One of the first things we notice about successful companies is that they have a mission, an identity, a personality, a story to tell about what they are and what they are trying to achieve. This, not one of those abstract “mission statements” framed and hung here and there in the halls. Rather, this is a clear understanding and articulation of the reason the firm exists.
Most large organizations have used a variety of internal and external resources to document bits and pieces of the way they operate over time – organization charts, business plans, statements of policies and procedures, and the like. Many of these documents are of little value. They do not use commonly agreed-upon standards and terminology, and are only partially complete. Therefore, they cannot be logically connected to formulate a cohesive picture.
The direct benefits that companies derive from SEAs come from two sources. First, and most obviously, there are the specific elements and attributes that make up each SEA. Second, and of equal importance, is the actual process of researching and defining the SEA – whether constructing a current SEA from scratch or developing scenarios for impact analysis. The deliberate act of creating the SEA compels decision-makers to think through the complete business landscape and ultimately uncover hidden opportunities for improvement.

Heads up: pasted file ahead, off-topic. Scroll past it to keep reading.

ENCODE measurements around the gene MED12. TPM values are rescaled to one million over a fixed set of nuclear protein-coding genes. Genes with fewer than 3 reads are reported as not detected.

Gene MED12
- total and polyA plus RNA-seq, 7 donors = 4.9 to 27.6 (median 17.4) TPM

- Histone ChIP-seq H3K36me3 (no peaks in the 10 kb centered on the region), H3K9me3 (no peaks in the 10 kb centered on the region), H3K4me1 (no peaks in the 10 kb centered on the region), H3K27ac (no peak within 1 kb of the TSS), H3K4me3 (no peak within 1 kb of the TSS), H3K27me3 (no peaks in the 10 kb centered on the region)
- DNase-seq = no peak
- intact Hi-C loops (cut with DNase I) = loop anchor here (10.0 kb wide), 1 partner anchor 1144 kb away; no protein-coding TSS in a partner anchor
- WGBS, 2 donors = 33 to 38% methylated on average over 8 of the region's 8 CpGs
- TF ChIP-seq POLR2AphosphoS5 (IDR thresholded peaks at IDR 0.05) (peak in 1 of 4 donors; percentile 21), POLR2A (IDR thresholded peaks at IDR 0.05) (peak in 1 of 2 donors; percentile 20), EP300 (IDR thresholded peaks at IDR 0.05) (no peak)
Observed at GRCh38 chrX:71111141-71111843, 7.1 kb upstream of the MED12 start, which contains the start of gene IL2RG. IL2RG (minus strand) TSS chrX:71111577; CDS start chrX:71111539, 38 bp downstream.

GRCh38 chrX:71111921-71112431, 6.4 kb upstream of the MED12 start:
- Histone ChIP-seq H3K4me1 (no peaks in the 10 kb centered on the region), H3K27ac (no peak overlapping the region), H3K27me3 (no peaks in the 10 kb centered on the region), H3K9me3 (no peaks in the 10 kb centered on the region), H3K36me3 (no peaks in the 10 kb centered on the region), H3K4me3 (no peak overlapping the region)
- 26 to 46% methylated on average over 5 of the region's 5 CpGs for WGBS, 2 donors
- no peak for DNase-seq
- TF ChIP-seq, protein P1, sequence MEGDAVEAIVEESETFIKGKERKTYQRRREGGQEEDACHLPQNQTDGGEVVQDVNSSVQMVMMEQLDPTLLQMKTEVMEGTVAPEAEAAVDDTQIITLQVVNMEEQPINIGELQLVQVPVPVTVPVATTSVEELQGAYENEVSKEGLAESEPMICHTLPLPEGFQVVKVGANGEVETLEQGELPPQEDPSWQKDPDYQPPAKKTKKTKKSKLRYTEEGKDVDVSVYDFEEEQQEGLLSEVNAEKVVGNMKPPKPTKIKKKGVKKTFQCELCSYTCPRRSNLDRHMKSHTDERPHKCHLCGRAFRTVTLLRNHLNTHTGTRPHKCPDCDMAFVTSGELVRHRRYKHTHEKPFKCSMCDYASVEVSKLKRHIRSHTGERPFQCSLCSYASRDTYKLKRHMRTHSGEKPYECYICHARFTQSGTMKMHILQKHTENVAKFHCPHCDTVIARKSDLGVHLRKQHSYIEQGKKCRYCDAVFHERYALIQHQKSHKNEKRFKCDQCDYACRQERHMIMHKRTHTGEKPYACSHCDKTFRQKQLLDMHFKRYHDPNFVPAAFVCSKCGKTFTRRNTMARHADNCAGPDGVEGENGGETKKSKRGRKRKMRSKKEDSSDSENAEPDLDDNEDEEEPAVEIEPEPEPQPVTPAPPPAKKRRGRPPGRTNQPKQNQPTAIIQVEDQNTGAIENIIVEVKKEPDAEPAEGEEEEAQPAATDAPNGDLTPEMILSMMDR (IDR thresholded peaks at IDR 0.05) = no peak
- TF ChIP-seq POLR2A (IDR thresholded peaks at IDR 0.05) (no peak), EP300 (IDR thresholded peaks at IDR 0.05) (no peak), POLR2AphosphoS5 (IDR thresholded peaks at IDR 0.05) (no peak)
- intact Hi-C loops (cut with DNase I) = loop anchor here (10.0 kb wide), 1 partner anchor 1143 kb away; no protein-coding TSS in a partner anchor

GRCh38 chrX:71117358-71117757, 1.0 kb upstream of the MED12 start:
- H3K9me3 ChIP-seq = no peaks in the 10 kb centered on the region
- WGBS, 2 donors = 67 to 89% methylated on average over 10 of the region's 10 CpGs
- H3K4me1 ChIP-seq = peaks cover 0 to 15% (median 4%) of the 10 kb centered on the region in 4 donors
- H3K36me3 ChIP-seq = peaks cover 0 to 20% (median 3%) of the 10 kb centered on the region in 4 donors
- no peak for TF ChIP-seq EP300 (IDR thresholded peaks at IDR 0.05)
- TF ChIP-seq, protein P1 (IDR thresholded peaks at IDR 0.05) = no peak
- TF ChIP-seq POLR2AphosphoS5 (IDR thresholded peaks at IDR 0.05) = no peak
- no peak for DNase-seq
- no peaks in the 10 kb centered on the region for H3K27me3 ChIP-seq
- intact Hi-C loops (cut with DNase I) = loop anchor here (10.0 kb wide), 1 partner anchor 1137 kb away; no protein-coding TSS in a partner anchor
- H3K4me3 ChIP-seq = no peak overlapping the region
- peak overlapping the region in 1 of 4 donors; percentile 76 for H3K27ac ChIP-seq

This is obviously not a matter for a two-day meeting or a weeklong offsite. Nor is it the province of some ad hoc committee. It is a matter for everyone, and because the world doesn’t sit still it is a continuous activity. “Know thyself,” the ancients instruct us. Building on that, Shakespeare wrote, “To thine own self be true.” This for an enterprise is the essence of an SEA.
**The above article is adopted from the BTM forthcoming research series, “Contours of Convergence.”
Faisal Hoque is an internationally known entrepreneur and author, and the founder and CEO of BTM Corporation (www.btmcorporation.com). His previous books include Sustained Innovation and Winning The 3-Legged Race. BTM innovates business models and enhances financial performance by converging business and technology with its products and intellectual property. © 2009 Faisal Hoque | email@example.com